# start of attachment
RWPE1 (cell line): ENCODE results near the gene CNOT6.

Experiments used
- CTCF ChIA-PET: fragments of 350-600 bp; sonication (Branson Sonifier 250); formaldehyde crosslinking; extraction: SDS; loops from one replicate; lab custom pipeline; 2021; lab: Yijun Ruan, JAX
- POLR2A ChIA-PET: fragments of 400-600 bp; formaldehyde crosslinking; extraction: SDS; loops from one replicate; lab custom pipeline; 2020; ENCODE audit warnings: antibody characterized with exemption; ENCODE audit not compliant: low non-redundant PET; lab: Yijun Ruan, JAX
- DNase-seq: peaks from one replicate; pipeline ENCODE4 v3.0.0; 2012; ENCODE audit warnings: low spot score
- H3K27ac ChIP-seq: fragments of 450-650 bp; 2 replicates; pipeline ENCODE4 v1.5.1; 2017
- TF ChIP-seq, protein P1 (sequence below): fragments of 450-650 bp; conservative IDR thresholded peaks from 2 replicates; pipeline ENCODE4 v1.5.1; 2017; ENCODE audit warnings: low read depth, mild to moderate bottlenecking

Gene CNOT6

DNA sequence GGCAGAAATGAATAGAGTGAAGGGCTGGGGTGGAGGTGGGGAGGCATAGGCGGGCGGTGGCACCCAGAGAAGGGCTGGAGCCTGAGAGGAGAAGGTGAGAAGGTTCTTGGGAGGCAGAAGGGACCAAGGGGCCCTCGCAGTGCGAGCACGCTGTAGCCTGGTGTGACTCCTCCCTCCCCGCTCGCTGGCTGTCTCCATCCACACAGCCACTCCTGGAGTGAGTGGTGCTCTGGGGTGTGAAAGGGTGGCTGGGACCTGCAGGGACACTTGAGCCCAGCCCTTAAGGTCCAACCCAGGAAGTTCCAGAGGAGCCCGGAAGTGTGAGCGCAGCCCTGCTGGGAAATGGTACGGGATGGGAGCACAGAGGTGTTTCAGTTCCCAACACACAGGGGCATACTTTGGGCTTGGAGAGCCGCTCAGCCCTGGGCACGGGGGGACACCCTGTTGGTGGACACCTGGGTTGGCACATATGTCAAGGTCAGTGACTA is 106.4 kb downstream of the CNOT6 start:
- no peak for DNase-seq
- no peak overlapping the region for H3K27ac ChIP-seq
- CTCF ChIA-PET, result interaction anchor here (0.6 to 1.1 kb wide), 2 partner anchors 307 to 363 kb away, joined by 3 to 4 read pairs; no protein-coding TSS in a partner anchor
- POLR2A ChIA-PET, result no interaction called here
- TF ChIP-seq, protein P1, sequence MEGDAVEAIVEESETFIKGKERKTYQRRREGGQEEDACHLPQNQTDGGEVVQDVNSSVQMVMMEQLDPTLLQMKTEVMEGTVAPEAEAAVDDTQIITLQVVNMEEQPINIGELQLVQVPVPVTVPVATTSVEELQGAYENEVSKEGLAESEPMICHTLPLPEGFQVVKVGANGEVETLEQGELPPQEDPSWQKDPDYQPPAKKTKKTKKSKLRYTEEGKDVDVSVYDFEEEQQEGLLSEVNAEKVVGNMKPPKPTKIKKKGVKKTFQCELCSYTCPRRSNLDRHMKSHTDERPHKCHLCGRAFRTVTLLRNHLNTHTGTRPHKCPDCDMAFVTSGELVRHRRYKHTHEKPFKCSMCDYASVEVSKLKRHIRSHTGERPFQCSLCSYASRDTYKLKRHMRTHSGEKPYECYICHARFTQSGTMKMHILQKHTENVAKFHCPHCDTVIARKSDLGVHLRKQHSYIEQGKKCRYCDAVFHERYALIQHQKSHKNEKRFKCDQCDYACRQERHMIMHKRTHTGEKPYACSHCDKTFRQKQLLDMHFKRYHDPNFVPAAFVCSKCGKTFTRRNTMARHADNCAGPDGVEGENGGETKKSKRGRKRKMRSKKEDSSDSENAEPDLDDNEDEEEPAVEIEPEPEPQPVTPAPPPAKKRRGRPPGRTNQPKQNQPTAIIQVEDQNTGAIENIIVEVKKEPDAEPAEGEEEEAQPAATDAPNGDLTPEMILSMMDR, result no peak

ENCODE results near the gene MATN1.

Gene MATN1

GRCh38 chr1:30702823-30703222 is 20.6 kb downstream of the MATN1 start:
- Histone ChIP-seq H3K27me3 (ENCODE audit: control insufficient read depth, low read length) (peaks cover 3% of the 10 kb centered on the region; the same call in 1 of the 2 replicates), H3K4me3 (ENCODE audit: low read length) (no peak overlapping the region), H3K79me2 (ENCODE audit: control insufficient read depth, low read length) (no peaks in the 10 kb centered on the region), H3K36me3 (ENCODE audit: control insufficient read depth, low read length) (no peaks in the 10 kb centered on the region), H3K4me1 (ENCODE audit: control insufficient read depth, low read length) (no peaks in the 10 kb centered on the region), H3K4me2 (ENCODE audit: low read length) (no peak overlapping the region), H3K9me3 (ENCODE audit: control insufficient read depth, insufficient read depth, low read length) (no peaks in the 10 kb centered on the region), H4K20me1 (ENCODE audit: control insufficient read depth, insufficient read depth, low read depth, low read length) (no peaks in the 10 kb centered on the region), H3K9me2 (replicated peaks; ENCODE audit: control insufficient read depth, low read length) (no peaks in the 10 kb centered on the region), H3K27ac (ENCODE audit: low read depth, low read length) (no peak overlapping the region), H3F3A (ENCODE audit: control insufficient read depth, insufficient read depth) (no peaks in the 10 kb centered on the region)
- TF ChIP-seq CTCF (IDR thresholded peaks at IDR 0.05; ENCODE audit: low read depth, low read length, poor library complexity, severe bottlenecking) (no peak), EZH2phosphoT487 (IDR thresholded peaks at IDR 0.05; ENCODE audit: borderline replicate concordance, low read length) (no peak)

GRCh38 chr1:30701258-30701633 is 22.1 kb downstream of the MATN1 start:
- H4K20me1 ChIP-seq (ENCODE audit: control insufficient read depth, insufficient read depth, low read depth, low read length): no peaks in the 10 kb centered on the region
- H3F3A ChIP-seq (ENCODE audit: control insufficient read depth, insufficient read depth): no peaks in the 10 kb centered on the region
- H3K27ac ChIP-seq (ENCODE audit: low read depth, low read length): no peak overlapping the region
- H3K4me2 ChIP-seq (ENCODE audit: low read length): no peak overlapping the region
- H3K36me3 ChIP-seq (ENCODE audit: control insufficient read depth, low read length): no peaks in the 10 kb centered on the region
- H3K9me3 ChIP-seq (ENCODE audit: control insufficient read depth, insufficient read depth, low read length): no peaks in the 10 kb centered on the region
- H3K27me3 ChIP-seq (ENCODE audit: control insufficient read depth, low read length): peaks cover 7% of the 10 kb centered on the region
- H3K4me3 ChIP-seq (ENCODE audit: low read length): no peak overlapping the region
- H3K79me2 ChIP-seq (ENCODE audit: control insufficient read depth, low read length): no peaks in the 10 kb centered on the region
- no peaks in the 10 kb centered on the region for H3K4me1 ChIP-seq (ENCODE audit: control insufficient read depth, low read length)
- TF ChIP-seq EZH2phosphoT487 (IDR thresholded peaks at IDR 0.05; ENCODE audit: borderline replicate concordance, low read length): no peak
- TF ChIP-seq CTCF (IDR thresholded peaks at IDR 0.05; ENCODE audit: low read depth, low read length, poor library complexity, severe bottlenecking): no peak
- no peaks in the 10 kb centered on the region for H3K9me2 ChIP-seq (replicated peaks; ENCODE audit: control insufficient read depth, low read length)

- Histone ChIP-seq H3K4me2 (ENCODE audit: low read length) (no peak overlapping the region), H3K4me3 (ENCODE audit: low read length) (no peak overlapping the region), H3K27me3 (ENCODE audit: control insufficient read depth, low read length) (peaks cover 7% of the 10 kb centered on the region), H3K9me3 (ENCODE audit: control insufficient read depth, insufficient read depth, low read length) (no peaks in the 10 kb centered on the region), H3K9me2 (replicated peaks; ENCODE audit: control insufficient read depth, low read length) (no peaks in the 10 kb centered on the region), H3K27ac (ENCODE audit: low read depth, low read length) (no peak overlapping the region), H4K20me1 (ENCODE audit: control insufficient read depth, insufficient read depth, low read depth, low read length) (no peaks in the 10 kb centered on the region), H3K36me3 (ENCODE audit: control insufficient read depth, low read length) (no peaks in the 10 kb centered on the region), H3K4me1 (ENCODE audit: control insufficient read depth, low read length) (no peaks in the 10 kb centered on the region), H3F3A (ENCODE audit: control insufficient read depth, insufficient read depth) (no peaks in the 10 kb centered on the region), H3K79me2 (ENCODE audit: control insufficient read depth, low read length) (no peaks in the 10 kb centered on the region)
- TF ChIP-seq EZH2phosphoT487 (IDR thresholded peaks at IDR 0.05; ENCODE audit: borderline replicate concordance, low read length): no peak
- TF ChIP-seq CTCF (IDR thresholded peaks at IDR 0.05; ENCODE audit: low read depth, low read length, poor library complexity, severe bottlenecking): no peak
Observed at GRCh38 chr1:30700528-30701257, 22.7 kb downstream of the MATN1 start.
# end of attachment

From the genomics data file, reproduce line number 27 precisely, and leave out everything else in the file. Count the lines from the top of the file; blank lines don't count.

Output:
- H3K27me3 ChIP-seq (ENCODE audit: control insufficient read depth, low read length): peaks cover 7% of the 10 kb centered on the region